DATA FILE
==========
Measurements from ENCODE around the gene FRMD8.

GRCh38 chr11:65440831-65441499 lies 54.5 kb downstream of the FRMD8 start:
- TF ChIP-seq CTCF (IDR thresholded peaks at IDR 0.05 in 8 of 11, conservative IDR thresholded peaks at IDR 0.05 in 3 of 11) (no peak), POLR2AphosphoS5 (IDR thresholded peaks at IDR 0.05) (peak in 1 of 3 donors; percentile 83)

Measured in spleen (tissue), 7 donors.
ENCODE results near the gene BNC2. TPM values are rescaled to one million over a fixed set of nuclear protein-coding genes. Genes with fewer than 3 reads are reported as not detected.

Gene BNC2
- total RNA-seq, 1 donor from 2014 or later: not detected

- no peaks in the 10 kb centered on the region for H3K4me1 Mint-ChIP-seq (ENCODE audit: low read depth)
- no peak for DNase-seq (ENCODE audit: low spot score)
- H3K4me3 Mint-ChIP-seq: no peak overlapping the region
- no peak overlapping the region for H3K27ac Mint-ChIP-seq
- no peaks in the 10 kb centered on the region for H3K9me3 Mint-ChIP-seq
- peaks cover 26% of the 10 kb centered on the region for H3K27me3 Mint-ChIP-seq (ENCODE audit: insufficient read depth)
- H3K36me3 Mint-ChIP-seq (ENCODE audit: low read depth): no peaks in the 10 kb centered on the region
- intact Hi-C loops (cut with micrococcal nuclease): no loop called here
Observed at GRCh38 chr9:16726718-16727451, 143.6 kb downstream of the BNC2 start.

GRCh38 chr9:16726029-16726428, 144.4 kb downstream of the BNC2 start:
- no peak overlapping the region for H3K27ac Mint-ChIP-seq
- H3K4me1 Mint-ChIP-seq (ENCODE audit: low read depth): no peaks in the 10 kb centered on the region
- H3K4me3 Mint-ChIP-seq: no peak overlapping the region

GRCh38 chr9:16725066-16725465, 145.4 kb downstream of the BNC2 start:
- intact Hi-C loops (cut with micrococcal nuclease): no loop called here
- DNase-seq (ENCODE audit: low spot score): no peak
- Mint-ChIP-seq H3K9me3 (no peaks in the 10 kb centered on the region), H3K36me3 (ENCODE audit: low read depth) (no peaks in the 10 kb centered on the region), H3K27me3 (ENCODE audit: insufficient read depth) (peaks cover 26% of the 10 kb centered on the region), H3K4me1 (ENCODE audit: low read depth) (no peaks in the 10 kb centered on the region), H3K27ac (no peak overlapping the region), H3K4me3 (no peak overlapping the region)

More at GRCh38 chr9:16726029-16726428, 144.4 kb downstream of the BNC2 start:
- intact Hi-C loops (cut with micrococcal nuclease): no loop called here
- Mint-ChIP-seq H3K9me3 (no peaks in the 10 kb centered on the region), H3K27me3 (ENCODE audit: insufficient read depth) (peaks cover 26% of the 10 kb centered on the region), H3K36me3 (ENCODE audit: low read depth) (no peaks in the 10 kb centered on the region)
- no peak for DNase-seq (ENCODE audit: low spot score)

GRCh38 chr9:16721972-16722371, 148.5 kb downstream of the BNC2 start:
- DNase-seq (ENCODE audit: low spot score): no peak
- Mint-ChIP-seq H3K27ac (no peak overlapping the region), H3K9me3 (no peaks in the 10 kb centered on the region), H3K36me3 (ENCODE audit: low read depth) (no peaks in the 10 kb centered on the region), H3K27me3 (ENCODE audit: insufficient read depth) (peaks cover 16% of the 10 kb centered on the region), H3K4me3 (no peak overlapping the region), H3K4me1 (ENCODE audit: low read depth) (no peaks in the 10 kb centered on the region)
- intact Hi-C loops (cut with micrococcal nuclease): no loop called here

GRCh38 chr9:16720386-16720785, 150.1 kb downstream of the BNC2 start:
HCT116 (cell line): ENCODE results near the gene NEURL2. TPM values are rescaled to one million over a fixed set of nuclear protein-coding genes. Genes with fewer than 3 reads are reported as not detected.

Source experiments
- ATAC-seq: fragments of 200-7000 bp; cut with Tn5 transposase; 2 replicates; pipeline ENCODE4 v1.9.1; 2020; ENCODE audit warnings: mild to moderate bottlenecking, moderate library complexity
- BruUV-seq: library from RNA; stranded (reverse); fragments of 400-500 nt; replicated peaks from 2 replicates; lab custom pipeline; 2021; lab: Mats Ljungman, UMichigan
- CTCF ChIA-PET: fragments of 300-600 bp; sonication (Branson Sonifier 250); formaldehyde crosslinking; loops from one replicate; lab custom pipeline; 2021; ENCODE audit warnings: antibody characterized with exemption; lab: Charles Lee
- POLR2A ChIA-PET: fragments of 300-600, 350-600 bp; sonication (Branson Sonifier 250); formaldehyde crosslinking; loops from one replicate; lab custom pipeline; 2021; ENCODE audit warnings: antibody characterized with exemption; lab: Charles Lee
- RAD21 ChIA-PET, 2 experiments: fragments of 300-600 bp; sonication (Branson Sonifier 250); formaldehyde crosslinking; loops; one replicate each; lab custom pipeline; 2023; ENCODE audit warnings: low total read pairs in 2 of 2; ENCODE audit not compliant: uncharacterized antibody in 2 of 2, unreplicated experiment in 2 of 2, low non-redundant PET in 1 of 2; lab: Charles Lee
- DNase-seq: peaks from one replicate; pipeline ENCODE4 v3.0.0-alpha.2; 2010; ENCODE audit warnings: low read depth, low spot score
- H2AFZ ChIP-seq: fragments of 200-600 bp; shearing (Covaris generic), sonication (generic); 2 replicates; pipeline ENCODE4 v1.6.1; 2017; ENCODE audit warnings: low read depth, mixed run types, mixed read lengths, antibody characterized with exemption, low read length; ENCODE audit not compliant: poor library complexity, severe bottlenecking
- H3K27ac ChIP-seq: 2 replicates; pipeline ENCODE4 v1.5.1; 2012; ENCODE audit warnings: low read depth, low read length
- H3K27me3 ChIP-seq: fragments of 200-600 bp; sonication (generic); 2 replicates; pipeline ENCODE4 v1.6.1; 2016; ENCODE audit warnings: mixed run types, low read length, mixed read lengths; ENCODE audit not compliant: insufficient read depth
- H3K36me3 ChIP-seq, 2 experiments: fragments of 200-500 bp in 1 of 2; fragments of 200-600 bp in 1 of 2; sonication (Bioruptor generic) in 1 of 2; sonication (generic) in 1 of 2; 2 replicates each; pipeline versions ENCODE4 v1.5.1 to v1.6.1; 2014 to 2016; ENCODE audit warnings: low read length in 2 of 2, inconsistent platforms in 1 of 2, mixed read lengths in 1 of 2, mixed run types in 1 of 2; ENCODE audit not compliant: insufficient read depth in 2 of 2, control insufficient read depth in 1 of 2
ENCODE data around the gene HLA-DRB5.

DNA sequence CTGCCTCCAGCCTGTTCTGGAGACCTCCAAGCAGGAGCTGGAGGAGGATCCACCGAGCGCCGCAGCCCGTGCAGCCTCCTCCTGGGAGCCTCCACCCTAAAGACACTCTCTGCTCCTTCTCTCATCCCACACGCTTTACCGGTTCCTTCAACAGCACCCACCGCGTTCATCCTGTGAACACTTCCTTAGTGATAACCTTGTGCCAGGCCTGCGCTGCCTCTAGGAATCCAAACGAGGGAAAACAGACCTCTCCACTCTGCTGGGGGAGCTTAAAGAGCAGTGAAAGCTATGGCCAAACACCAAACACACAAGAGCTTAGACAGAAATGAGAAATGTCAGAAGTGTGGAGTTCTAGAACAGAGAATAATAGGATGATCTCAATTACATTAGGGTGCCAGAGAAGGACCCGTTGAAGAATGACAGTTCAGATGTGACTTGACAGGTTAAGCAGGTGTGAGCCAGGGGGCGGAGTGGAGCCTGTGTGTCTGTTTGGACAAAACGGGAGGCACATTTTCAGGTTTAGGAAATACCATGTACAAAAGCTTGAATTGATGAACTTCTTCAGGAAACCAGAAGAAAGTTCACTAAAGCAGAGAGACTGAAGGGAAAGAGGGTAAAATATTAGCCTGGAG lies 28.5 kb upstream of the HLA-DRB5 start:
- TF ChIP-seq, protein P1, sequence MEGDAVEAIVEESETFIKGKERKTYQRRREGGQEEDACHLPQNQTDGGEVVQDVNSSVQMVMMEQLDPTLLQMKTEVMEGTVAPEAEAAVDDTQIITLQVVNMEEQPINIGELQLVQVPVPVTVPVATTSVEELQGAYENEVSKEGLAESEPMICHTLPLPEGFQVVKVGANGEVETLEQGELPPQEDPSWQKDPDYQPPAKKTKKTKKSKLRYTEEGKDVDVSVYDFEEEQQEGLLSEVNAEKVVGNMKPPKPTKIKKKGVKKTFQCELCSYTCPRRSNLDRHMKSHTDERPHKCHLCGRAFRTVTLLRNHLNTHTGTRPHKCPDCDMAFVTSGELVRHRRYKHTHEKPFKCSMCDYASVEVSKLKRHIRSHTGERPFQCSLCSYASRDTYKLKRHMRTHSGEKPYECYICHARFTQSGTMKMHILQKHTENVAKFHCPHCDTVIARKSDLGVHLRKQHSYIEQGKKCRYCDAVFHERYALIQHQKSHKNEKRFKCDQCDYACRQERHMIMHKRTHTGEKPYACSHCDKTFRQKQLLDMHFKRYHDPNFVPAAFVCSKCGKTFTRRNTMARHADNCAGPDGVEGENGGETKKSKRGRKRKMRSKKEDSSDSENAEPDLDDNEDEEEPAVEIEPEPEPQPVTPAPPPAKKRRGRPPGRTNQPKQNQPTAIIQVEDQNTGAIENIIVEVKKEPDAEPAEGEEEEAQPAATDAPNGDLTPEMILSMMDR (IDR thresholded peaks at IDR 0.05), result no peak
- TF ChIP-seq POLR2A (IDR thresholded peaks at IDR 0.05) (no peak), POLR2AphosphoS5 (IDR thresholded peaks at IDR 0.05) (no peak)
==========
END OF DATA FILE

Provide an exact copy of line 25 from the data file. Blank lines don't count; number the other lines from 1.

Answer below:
More at GRCh38 chr9:16726029-16726428, 144.4 kb downstream of the BNC2 start: